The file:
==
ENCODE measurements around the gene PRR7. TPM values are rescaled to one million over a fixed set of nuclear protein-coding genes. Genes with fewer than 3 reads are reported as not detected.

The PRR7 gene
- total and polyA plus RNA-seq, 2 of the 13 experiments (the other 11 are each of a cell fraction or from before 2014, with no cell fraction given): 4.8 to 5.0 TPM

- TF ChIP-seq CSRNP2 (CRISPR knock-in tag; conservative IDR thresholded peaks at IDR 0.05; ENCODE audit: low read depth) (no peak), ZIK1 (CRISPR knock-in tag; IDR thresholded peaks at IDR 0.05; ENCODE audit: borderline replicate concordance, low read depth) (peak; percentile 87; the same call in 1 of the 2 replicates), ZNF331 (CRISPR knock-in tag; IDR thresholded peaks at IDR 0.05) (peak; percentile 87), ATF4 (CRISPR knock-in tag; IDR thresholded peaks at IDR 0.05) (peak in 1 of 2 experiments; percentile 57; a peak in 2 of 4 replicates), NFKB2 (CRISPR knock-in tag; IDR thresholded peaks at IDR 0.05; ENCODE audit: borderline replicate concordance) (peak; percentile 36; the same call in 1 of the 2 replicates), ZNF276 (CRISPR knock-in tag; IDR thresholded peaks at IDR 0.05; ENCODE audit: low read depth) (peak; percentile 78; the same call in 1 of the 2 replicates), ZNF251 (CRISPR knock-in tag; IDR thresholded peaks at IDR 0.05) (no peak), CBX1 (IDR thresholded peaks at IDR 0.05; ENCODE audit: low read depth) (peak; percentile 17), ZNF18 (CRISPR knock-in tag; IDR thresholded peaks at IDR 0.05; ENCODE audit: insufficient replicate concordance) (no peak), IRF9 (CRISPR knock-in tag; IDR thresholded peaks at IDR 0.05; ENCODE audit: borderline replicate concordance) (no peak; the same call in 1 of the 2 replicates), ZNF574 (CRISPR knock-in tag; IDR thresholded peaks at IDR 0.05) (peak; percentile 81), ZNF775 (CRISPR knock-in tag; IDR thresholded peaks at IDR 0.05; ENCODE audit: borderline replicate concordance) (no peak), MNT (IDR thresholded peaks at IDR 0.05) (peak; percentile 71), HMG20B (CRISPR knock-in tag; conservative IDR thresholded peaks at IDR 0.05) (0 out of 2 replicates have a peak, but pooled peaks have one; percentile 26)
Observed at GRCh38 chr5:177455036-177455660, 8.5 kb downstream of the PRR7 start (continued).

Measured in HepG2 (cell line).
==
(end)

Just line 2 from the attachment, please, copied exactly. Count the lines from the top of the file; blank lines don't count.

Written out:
The PRR7 gene